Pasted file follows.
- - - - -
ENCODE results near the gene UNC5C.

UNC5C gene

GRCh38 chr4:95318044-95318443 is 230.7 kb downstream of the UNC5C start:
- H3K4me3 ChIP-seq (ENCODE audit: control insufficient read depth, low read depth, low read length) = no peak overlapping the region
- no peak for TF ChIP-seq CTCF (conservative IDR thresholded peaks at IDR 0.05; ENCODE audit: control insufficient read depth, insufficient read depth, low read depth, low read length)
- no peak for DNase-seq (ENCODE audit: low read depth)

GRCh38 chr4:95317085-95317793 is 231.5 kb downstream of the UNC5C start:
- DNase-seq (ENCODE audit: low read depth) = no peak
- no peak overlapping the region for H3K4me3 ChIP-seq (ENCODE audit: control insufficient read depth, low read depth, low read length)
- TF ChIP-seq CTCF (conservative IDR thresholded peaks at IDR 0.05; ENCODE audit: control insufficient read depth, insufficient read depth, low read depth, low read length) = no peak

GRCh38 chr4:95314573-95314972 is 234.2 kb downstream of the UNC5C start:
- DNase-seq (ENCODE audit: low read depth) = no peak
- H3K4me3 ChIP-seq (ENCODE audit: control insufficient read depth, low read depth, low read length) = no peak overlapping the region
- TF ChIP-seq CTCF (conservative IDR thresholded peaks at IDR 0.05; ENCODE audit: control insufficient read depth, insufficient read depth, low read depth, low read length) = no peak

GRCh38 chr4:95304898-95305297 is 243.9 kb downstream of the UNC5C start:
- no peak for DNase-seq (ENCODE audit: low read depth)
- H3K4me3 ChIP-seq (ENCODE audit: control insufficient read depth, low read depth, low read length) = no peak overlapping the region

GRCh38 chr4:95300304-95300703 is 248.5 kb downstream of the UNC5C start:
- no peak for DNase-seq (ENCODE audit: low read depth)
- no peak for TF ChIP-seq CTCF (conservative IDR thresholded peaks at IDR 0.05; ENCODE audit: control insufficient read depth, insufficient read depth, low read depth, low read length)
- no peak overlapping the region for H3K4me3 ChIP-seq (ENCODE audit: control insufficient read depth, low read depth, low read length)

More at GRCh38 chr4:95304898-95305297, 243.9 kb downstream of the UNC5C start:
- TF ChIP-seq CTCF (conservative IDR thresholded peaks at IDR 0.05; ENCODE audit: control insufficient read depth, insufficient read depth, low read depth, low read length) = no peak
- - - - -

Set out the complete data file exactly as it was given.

ENCODE results near the gene UNC5C.

UNC5C gene

GRCh38 chr4:95318044-95318443 is 230.7 kb downstream of the UNC5C start:
- H3K4me3 ChIP-seq (ENCODE audit: control insufficient read depth, low read depth, low read length) = no peak overlapping the region
- no peak for TF ChIP-seq CTCF (conservative IDR thresholded peaks at IDR 0.05; ENCODE audit: control insufficient read depth, insufficient read depth, low read depth, low read length)
- no peak for DNase-seq (ENCODE audit: low read depth)

GRCh38 chr4:95317085-95317793 is 231.5 kb downstream of the UNC5C start:
- DNase-seq (ENCODE audit: low read depth) = no peak
- no peak overlapping the region for H3K4me3 ChIP-seq (ENCODE audit: control insufficient read depth, low read depth, low read length)
- TF ChIP-seq CTCF (conservative IDR thresholded peaks at IDR 0.05; ENCODE audit: control insufficient read depth, insufficient read depth, low read depth, low read length) = no peak

GRCh38 chr4:95314573-95314972 is 234.2 kb downstream of the UNC5C start:
- DNase-seq (ENCODE audit: low read depth) = no peak
- H3K4me3 ChIP-seq (ENCODE audit: control insufficient read depth, low read depth, low read length) = no peak overlapping the region
- TF ChIP-seq CTCF (conservative IDR thresholded peaks at IDR 0.05; ENCODE audit: control insufficient read depth, insufficient read depth, low read depth, low read length) = no peak

GRCh38 chr4:95304898-95305297 is 243.9 kb downstream of the UNC5C start:
- no peak for DNase-seq (ENCODE audit: low read depth)
- H3K4me3 ChIP-seq (ENCODE audit: control insufficient read depth, low read depth, low read length) = no peak overlapping the region

GRCh38 chr4:95300304-95300703 is 248.5 kb downstream of the UNC5C start:
- no peak for DNase-seq (ENCODE audit: low read depth)
- no peak for TF ChIP-seq CTCF (conservative IDR thresholded peaks at IDR 0.05; ENCODE audit: control insufficient read depth, insufficient read depth, low read depth, low read length)
- no peak overlapping the region for H3K4me3 ChIP-seq (ENCODE audit: control insufficient read depth, low read depth, low read length)

More at GRCh38 chr4:95304898-95305297, 243.9 kb downstream of the UNC5C start:
- TF ChIP-seq CTCF (conservative IDR thresholded peaks at IDR 0.05; ENCODE audit: control insufficient read depth, insufficient read depth, low read depth, low read length) = no peak